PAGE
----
You can search all you like for the unforgivable remark that John Terry says David Bernstein made about him – the one that prompted the latest non-handshake – but you won't find it. If it exists then it does so in that inventory of grudges that Terry carries around in his own head, no doubt an intriguing list and one that must be growing on a weekly basis.
You have to hand it to the Chelsea captain. He somewhat stole the show on that wondrous night in Munich in May when Chelsea won the Champions League and, suspended for the final, he turned up for the trophy presentation resplendent in full kit. Then, on Friday, at a Uefa shebang in which the previous year's winners are obliged to hand the trophy back, he did it again.
No costume-change this time, just a refusal to shake the hand of Bernstein, the Football Association chairman, thus ensuring that the final act of Chelsea's year as kings of Europe would be remembered for something, well, pointless and embarrassing.
When he refuses to acknowledge the head of an organisation whose verdict on his race case Terry has formally accepted – and apologised for – all he does is suggest that he has not moved on. That he is stuck in the past, nurturing grievances and behaving like the man who has been wronged.
"It's a difficult one for me," Terry said later, by way of explanation. "Obviously, he [Bernstein] was the one who spoke about me in the court case and said things that I don't want to talk about on air. It's probably a subject that we should just avoid."
A bit late for that. Unfortunately it was Terry who dragged the whole thing kicking and screaming back into the room. Yes, that thing. Racism, the independent regulatory commission verdict that Terry had not simply called Anton Ferdinand "a f****** black c***" by way of repeating a question. The same allegation he was, nonetheless, cleared of by a court in July working to a much higher burden of proof than the 62-page commission report.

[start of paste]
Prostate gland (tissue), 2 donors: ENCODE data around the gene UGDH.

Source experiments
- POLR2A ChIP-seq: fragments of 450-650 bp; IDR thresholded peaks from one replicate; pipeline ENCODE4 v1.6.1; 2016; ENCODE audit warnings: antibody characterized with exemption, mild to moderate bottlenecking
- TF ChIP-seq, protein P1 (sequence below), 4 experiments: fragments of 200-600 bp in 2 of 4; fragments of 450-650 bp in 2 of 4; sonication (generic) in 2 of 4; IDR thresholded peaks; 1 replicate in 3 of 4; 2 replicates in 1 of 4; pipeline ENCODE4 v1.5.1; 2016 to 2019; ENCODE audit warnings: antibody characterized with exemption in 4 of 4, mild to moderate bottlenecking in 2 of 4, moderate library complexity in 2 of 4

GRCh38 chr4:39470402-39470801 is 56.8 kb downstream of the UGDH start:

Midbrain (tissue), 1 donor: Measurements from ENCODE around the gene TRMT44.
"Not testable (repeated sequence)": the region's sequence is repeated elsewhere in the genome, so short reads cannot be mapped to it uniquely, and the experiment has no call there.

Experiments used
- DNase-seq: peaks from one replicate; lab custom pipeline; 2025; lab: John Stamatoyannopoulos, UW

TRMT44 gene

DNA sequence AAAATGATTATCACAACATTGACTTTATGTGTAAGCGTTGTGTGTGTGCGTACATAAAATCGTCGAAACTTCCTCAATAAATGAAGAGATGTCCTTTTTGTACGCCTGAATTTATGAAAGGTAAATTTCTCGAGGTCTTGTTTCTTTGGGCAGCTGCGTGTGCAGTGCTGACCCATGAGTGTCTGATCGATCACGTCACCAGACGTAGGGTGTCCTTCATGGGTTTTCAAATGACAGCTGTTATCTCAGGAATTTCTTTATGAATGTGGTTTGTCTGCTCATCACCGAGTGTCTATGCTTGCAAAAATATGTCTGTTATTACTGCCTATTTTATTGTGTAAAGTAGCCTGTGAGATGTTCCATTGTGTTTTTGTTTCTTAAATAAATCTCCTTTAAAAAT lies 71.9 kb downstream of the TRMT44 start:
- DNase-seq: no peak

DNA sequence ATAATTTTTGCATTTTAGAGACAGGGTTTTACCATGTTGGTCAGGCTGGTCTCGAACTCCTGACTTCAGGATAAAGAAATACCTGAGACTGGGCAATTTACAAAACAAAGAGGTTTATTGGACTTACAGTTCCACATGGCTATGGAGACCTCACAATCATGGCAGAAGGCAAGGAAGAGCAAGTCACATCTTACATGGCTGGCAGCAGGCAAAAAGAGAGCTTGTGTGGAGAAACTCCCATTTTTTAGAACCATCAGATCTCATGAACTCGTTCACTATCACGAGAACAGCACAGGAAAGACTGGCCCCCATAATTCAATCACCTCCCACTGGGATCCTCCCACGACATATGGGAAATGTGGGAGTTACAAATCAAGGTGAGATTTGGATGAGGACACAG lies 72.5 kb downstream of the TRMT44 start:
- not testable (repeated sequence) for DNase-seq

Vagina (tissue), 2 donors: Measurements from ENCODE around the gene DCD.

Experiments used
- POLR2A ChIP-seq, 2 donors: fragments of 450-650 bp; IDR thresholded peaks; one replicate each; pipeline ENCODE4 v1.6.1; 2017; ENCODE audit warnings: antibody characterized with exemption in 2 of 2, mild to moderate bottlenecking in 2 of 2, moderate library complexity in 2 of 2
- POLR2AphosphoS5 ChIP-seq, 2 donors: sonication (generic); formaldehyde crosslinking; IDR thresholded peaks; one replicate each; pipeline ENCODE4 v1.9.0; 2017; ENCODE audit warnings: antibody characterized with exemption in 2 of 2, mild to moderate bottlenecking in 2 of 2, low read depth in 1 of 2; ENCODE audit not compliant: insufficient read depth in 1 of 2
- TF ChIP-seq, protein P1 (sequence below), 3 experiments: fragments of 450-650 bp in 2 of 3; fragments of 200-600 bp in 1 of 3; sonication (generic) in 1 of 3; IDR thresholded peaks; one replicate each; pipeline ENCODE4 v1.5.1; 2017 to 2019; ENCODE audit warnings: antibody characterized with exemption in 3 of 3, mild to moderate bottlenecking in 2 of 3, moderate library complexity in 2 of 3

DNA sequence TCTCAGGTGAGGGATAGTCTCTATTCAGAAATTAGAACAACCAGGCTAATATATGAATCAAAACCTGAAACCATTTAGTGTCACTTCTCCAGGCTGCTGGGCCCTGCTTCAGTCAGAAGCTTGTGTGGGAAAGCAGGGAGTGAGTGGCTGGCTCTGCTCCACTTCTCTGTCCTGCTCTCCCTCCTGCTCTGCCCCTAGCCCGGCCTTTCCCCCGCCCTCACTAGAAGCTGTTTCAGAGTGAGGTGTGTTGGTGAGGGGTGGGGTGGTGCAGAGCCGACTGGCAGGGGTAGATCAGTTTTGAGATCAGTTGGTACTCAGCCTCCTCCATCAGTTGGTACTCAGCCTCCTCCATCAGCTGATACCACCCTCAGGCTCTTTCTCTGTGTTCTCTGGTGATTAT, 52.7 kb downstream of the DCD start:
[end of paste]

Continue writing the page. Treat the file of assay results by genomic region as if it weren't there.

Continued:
It is depressing, but let us work through this saga once again for the benefit of clarity. It was only after Terry's legal team had the date of his trial moved back until after Euro 2012 that the FA board, including Bernstein, stripped him of the captaincy for that tournament. However much Terry felt aggrieved, he continued playing for England until the 2014 World Cup qualifier against Moldova in September.
There are very strong indications from credible sources that Terry had a telephone conversation with Bernstein before the independent commission sat late in September in which Terry accused the FA of reneging on its own rules by not simply accepting the verdict of the court. The commission accepted the FA's lawyers' argument that new evidence which had emerged subsequently justified the process going ahead. When that decision was made, Terry retired from international football.
In that context, what did Terry expect Bernstein to do? Insist the FA drop the case against him ahead of the September hearing? Even if he wanted to do so, thus trashing his own reputation for the benefit of Terry, it is extremely doubtful that an FA chairman could intervene so radically in a disciplinary case.
When at last Terry accepted the commission's verdict on 19 October, and apologised, Bernstein, who had no involvement in Terry's trial at Westminster magistrates, released a statement in which he mentioned the player twice by name. He was most expansive at this point: "Terry has now been sanctioned and held accountable for his actions. I am pleased he has apologised and we must now draw a line under this matter. However, we too will learn from the case."